Identified risk factors for SMN development in the published studies were female sex,9 previous radiotherapy, 1,2,8,9,12 and use of epipodophyllotoxins (for development of sAML/MDS).2,10 Cumulative incidence of SMN in our study was significantly higher in patients with LBL receiving ALL-type therapy compared to patients with other NHL-entities receiving B-NHL-type therapy, mainly attributable to the high incidence of sAML/MDS and carcinomas in LBL-patients. In contrast to Leung et al.10 and Inskip et al.2 we could not explain the occurrence of AML/MDS after LBL by excess use of epipodophyllotoxins, as these were not part of the BFM-ALL-type treatment regimen. The anthracycline doses of 240 mg/m² doxorubicin- equivalent received by most LBL-patients could be potentially associated with the induction of AML/MDS. However, only four of 21 observed AML showed MLLrearrangements characteristic for topoisomerase-II inhibitors-induced AML.27,28 The majority of AML/MDS developed in patients with advanced stage T-LBL. An increased risk of AML was reported in pediatric patients after ALL with T-cell phenotype, too.29 Single reports on lineage switch in T-ALL relapsing as AML30 suggest a common origin of precursor T and myeloid cells. Our analysis of NHL-patients supports the above observations towards a possible common underlying mechanism predisposing some patients with T-cell precursor neoplasm to the development of AML/MDS.
In an analysis of late outcomes after treatment in 570 children with B-NHL11 who survived ≥5 years from initial diagnosis, none of the 126 children treated with the contemporary “Lymphome Malin de Burkitt (LMB) therapy” between 1987 and 1999 without radiotherapy developed SMN. Patients treated with non-LMB protocols, including radiotherapy, had a SMN incidence rate of 2.2 per 1,000 person-years (5,871 total person-years).11 The inclusion of second lymphoid malignancies in our cohort which accounted for 37.8% of all SMN after B-NHL and the restriction of the reported SMN to ≥5-year survivors in the earlier study11 can explain the higher risk estimate for patients after B-NHL type therapy in our analysis of 3.9%.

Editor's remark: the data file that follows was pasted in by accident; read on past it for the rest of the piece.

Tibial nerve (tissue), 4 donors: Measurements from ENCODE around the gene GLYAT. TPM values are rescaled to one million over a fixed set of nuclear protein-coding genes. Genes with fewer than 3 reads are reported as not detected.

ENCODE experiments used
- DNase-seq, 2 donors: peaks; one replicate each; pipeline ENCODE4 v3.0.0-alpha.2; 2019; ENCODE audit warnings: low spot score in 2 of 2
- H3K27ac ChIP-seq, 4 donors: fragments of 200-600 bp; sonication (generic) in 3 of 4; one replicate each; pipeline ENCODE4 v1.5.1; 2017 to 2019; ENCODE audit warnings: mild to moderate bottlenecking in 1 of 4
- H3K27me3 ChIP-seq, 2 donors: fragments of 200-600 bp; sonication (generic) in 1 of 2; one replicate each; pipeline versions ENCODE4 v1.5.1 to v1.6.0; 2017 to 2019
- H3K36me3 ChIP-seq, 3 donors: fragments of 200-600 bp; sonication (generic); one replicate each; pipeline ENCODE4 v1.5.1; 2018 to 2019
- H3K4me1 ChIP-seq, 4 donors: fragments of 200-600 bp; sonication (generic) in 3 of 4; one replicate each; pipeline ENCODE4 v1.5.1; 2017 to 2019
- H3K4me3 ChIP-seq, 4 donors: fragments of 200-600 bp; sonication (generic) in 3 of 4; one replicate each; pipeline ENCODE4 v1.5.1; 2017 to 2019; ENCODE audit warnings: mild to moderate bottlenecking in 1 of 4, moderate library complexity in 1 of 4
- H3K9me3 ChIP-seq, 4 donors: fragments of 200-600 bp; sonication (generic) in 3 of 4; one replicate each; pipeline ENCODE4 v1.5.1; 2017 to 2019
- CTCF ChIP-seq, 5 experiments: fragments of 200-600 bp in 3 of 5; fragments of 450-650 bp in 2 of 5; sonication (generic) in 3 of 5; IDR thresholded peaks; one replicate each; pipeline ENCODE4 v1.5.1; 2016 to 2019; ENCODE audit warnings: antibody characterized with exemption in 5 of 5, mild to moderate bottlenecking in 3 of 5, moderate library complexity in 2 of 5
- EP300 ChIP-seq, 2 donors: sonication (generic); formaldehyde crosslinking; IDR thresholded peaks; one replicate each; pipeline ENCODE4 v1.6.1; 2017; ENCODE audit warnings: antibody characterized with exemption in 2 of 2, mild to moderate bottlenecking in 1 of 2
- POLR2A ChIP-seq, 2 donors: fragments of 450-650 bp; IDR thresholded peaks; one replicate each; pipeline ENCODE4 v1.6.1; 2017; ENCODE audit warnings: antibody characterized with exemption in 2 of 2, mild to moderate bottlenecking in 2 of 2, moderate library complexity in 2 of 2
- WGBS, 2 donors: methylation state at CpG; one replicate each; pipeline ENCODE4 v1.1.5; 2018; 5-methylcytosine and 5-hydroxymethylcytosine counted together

The most frequent SMN after NHL in our as well as other analyses were solid tumors, the largest group consisting of carcinomas. Compared to the hematologic SMN, the cumulative incidence estimates for solid tumors do not show a plateau after 20 years which is in line with the observation of higher estimates in the CCSS studies with longer follow-up.
Several studies demonstrated a relationship between radiotherapy and solid SMN as exemplified by the occurrence of CNS-tumors after radiotherapy for a primary CNS-malignancy or after cranial radiotherapy for ALL.31,32 The latter was also observed in our study. In contrast to the findings of others,1,2,8,9,12 radiotherapy was not associated with development of SMN outside the CNS in our study. This can be explained by the omission of local radiotherapy early in the BFM-studies, and consecutively, very low numbers of patients exposed to radiotherapy outside the CNS in our cohort (38 of the 3,590 patients), precluding the detection of a significant impact on SMNdevelopment in the radiation field outside the CNS.
Several patterns noticed in our cohort suggest the possible existence of unknown familial cancer syndromes predisposing patients to NHL and solid neoplasia.33 Unlike previous reports1-10 we encountered an unusual high number of gastrointestinal tract-carcinomas, most of them occured after T-LBL. Interestingly, SIR of 67.3 for development of SMN of digestive tract after childhood NHL was also reported by Erhardt et al.12 In three patients with gastrointestinal tract-carcinomas in our cohort a constitutional mismatch repair deficiency (CMMRD)34 was diagnosed (Table 4). Nine patients developed >2 malignancies, in six of them a CPC was diagnosed, suggesting the presence of more, as yet undiscovered CPC. An European Inter-Group for Childhood Non-Hodgkin Lymphoma survey and i- BFM-survey revealed a 10-year cumulative incidence of SMN of 24±5% among 151 children with CPC and NHL.35 An increased cancer risk (SIR 1.5) of siblings of patients with SMN after childhood cancer also support the theory of familial susceptibility for cancer development.3 Due to of the retrospective character of our study, a detailed family history of cancer burden can not be obtained or further genetic investigations cannot be easily performed. Further studies are needed to address this issue.
Skin cancer as SMN after childhood cancer has been mostly associated with radiotherapy.36 Among the nine basal-cell carcinomas and four melanomas in our cohort, however, only six had received radiotherapy. Astonishingly, four basal-cell carcinomas developed after ALCL (without radiotherapy), an association which has not been observed so far.